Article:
To explain why it isn’t completely impossible (or unusually irrational) to hold to a certain form of belief appears to be the chief purpose for all apologetics. With that in mind, it seems to me that there are two fundamentals approaches to the endeavor. Neither, ultimately, is going to dissuade the determined disbeliever from their viewpoint, but one is better designed for the unbeliever and the other better suited to the choir.
To the choir we present the rational discussion of our own beliefs (at least, as far as it is possible). We try to show how our own beliefs fit within the wider world and we try to convey the tentativeness with which our explanations are held. This is because sufficient experience in apologetics involves the acknowledgement that one’s beautiful and universal theory may eventually be proven incorrect. That said, we need this sort of apologetics. It helps us to understand ourselves and our beliefs. It can be a lifeline for a certain type of believer. However, it is rarely effectual in convincing the unconvinced.
To the unitiated, our goal is not to present our beliefs, necessarily, but rather to open their eyes to the world around them so that we might be able to help them see why some people might find a need for our beliefs. In other words, we problematize their understanding. This all occurred to me when I read about the recent debate between two prominent political bloggers regarding the Mormon faith. I have also read the subsequent attempts to explain the faith.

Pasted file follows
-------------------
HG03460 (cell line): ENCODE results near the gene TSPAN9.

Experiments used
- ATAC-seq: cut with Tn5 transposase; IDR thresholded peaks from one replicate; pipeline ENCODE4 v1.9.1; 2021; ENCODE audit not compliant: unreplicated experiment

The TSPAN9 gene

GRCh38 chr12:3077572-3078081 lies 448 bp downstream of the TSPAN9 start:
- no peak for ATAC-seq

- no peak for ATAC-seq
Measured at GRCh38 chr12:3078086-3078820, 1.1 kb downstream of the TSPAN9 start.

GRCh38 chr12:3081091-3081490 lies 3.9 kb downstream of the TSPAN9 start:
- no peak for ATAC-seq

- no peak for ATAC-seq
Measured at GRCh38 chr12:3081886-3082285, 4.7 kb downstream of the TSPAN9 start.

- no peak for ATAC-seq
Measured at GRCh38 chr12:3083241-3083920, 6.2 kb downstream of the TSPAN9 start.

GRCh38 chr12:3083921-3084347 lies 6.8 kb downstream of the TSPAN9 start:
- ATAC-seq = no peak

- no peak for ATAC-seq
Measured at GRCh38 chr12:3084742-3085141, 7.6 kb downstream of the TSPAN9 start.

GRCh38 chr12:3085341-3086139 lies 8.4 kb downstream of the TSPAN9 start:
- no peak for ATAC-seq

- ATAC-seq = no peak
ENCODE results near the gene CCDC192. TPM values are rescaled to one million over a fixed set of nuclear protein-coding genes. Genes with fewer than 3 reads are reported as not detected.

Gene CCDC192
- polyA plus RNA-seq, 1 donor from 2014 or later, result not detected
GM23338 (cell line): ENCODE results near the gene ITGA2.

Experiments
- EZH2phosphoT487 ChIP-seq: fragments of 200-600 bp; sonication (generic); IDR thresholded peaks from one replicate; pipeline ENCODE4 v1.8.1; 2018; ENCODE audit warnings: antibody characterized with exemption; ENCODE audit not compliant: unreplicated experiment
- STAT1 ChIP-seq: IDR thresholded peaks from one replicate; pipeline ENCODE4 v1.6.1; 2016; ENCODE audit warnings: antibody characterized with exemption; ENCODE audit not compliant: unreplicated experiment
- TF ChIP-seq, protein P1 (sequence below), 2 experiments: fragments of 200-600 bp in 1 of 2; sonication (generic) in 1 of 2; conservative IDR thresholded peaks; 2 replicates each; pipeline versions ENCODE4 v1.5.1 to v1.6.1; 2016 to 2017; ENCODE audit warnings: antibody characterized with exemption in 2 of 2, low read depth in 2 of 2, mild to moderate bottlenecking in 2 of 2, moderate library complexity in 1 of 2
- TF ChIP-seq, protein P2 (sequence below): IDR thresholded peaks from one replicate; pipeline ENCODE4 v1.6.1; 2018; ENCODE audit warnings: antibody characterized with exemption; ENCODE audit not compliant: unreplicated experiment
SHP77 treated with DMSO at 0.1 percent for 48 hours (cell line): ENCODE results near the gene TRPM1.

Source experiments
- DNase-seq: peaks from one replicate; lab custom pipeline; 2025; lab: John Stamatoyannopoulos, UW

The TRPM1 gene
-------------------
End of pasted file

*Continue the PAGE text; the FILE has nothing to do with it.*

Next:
The problem is not that people don’t understand our faith; it is that they think they understand it too well. When entering into this sort of conversation, the skeptical already have many reasons to disbelieve. The goal should thus be to problematize their assumptions regarding why they ought to be skeptical. In my experience, this has been demonstrated by arguing that traditional Christianity bases itself on equally improbable events. One could also point out that there are ethical reasons to be suspicious of the moral superiority of traditional Christianity. In other words, you need to problematize the assumptions of the unbeliever in order to cause them to have any interest in the rational explanation of one’s beliefs that generally appeals to the choir.
Is it ethical or unethical to problematize the belief systems of unbelievers? If it is unethical, how do we make a case for Mormon belief compelling?